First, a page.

Supporting AMPK Activation for Metabolic Health: A Practical Guide

By Kelly C. Heim, Ph.D.

This article offers insight into metabolic health and how to support AMPK activation.

Exercise regularly. Reduce calorie intake. Eat a balanced diet rich in fruits and vegetables.

Sound familiar?

This well-worn advice is older than most of our readership, but the underlying health-promoting mechanisms are more sophisticated than many modern medicines. Evolving research has deepened our understanding of the “how and why” behind lifestyle interventions for metabolic health, an area of endocrinology that encompasses insulin and glucose homeostasis, energy balance and body weight. Ample epidemiological, observational and prospective clinical trial data show that low-calorie diets and/or exercise programs enhance metabolic homeostasis in fairly predictable and partially redundant ways.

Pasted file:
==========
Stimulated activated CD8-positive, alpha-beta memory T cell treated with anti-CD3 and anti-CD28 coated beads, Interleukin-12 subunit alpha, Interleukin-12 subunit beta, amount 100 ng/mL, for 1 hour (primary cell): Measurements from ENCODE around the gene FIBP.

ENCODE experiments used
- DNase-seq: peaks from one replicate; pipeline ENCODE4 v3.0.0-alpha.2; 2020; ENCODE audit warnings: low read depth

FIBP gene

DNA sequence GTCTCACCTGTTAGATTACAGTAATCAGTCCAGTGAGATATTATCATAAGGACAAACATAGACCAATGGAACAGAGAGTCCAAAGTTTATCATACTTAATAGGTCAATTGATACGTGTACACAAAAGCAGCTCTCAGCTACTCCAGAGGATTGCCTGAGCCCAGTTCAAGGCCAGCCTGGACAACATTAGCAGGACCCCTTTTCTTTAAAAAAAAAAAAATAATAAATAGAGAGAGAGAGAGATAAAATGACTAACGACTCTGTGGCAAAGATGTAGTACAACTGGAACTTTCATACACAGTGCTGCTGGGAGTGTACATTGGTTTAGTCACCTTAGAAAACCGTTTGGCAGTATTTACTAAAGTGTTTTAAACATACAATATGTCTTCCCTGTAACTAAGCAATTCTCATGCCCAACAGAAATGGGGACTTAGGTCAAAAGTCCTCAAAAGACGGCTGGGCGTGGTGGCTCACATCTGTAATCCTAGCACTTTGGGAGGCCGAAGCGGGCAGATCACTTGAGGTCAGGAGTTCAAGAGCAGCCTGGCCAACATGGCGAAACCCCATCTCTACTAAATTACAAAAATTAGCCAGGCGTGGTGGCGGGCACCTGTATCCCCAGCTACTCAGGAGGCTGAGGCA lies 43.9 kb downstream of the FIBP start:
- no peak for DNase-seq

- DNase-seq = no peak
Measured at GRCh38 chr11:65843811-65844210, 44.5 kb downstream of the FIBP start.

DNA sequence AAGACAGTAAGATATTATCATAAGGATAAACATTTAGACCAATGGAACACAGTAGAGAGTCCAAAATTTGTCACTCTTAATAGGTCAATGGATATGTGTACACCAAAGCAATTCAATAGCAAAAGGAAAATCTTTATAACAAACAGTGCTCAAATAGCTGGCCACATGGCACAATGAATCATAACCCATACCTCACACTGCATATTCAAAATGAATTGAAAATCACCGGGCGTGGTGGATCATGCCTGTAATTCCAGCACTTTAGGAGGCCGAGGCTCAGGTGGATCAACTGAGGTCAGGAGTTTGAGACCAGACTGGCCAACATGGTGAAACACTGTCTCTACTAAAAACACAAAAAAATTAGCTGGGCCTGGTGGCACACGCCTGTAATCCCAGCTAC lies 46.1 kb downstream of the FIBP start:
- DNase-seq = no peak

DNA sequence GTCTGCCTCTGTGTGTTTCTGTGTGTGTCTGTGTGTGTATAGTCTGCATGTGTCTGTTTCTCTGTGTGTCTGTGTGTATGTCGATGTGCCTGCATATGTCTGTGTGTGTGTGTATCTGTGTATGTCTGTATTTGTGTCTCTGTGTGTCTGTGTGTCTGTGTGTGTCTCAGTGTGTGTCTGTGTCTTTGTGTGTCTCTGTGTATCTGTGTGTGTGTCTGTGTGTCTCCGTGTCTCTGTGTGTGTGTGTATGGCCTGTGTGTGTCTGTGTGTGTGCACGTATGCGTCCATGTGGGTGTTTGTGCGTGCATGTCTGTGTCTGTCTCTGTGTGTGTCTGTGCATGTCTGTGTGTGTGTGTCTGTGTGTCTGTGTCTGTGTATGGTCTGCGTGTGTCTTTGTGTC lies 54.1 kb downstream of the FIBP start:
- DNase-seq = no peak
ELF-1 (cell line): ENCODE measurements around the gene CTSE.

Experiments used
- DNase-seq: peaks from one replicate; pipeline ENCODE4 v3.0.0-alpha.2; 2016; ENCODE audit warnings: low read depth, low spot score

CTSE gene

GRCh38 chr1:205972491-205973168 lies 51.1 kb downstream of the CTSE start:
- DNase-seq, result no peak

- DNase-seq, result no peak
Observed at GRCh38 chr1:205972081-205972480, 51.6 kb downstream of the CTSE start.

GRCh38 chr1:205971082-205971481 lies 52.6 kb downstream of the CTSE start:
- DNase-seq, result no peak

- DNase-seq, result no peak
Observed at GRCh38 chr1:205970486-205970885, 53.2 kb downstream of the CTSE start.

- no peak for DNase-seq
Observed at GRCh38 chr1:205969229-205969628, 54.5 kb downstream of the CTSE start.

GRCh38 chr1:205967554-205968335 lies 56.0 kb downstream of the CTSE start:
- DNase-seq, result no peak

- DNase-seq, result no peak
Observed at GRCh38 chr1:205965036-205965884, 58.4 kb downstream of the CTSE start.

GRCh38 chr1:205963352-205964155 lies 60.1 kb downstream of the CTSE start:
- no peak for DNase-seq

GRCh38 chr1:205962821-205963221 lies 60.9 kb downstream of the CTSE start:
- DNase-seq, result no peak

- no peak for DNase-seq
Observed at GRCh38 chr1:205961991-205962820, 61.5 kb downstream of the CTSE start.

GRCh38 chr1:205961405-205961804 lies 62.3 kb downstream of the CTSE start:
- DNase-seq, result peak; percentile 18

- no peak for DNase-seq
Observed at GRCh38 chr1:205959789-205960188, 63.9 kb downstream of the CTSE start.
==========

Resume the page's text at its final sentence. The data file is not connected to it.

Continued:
Exercising and fasting seem like different activities, but their effects converge and cooperate in signaling healthful changes in our metabolism, supporting beneficial adaptations that render cells more resilient and efficient. Exercise, calorie restriction and certain phytochemicals in plants activate AMP-activated protein kinase (AMPK), an energy “sensor’ that researchers describe as “the guardian of metabolism.”1

AMPK is activated whenever there’s an energy shortage. In these situations of “energetic stress,” the levels of cellular energy currency (adenosine triphosphate, or ATP) are low, while AMP (“spent” ATP) levels are high. This low-energy state (a low ATP:AMP ratio) potently stimulates AMPK, signaling the body to ramp up energy production and stop wasting fuel on frivolous affairs like cell growth and fat synthesis. Perhaps the most impactful and measurable short-term effect is insulin sensitization, which becomes noticeable when these healthy habits are sustained over several weeks to months. The effect is quite simple—AMPK ensures that glucose goes where it needs to (into cells where it can be utilized for energy) instead of circulating idly in the bloodstream.1, 2